• The Procurement Procedure details how to process purchase requisitions and the resulting contract in accordance with the Board’s Acquisition Policy and Small and Disadvantaged Business Policy. Submission of a purchase requisition notifies Procurement that a purchasing requirement exists and that budget money has been approved for that requirement. The purchase requisition contains a description of the good or service to be procured, a recommended vendor, and the price/cost estimate. The procedure also describes how to initiate a purchase order, which is a contract between the Board and a vendor.
  • The Board’s Records Policy and Procedures Manual requires the agency to follow the National Archives and Records Administration’s (NARA) general schedule for retaining procurement documents.6 The NARA General Records Schedule details specific retention periods for procurement-related records, including solicited and unsolicited bids and proposal files.
  • The Board’s Executive Function Records Retention and Disposition Schedule requires visitor services’ event planning files to be maintained for at least three years. According to the policy, event planning files can include scheduling memorandums, hotel accommodation documents, lists of attendees, correspondence, and final program schedules.

We referenced an additional guideline related to records retention to help inform our evaluation. The Federal Reserve Administration Manual is a Board policy that requires each Federal Reserve Bank to maintain records on discretionary expenditures and to control expenditures through policies that have been approved by the Reserve Bank’s board of directors. The policy states that Reserve Banks should maintain records on discretionary expenditures, including events that provide meals, in a manner suitable for review and for responding to congressional inquiries.

The Board’s Process for Planning Conferences

According to the Official Meals Expenses Policy, the Board may provide meals to visitors and guests for events held at both Board and non-Board facilities. When planning for an event, divisions must submit a food and beverage request and, to the extent practicable, use Board facilities.

We identified that there are various ways in which divisions can procure services for conferences held at non-Board facilities. Depending on the amount of the transaction, divisions can use purchase cards or coordinate with the Procurement section to acquire conference-related services. Divisions can use a Board purchase card for procuring conference-related services for a single purchase of $5,000 or less.7 When a single purchase exceeds $5,000, divisions can initiate a request—which includes food and beverage requirements, event date and time, meeting space requirements, and number of attendees—for conference services through Procurement. Divisions can also request an increase in their single-purchase card transaction limit to initiate a transaction that exceeds the $5,000 limit. In addition, divisions may procure conference-related services with the assistance of Visitor Services.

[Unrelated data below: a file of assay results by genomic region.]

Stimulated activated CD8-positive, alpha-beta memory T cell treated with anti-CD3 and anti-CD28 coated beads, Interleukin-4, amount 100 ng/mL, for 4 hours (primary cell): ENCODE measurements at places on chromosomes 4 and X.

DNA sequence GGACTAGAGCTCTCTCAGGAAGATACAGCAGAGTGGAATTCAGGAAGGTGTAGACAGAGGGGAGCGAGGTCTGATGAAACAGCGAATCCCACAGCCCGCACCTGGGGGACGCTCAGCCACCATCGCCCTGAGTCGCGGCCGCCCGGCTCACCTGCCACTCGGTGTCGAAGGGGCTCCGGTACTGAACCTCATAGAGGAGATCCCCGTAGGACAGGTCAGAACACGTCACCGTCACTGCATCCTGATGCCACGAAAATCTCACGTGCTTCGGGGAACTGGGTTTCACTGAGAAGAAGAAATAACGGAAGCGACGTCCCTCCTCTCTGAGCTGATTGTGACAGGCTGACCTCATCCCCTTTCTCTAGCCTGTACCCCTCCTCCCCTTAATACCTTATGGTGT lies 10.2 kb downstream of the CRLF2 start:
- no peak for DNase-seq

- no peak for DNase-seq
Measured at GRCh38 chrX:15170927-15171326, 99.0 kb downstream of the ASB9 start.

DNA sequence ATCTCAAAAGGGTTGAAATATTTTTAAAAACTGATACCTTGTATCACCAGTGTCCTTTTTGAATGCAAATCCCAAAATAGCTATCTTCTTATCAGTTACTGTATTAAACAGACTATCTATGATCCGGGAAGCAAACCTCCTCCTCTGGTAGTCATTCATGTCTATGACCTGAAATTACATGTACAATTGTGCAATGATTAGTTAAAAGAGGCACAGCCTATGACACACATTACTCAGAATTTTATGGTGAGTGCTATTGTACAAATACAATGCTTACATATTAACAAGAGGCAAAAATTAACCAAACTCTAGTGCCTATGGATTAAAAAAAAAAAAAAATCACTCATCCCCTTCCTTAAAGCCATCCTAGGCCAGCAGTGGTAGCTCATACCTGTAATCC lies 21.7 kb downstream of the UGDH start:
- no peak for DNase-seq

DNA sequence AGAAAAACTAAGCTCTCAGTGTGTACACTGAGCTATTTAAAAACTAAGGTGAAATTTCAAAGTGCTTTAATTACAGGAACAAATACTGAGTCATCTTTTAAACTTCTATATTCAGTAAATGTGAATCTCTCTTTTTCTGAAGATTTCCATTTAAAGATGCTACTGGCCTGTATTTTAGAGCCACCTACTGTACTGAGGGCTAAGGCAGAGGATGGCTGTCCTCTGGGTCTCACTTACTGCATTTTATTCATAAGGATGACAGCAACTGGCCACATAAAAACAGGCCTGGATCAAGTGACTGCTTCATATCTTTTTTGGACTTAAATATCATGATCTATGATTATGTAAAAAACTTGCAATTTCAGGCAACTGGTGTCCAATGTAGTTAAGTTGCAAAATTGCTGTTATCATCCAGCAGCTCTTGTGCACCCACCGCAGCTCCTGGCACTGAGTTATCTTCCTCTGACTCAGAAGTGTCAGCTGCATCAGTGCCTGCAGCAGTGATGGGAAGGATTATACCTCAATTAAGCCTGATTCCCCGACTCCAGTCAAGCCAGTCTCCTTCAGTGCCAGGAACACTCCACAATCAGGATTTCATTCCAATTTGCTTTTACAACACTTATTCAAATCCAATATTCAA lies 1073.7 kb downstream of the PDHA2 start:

Oversight of Board Events Where Alcohol Is Served 

For events where alcohol is served, alcohol service may not begin before 5:30 p.m. and is limited to 90 minutes. These requirements apply to events held at Board and non-Board facilities. For events held at Board facilities, Food Services staff is responsible for ensuring compliance with these requirements, and according to Visitor Services staff, this responsibility lies with the host division for events held at non-Board facilities. Further, Visitor Services staff indicated that the start time and length of the alcohol service is specified in the contract with the vendor.

  • 1. Although the Federal Travel Regulation does not apply to the Board, to establish consistency in identifying conference activities for our evaluation, we referenced the definition of conferences therein. The Federal Travel Regulation defines a conference as “a meeting, retreat, seminar, symposium, or event that involved attendee travel. The term ‘conference’ also applies to training activities that are considered to be conferences under 5 C.F.R 410.414." Return to text
  • 2. This report was issued on April 2, 2012, and can be found at Return to text
  • 3. Based on the report provided by Board Division Administrators, we could not determine the location of 22 conferences with a total cost of approximately $131,378. These conferences are excluded from the figures above. Return to text
  • 4. Our office performed a separate review of the Board’s purchase card program that included a review of the Board’s compliance with requirements in the Purchase Card Procedures. As a result, we did not assess the Board’s compliance with these requirements.  The report was issued on March 29, 2013 and can be found at Return to text
  • 5. During the period of our review, the Board did not hold any conferences with a single transaction cost above $50,000. Return to text
  • 6. NARA is the nation’s recordkeeper for all documents and materials created in the course of business conducted by the U.S. government. Return to text
  • 7. In general, the Board issued-purchase card limit is $5,000. Return to text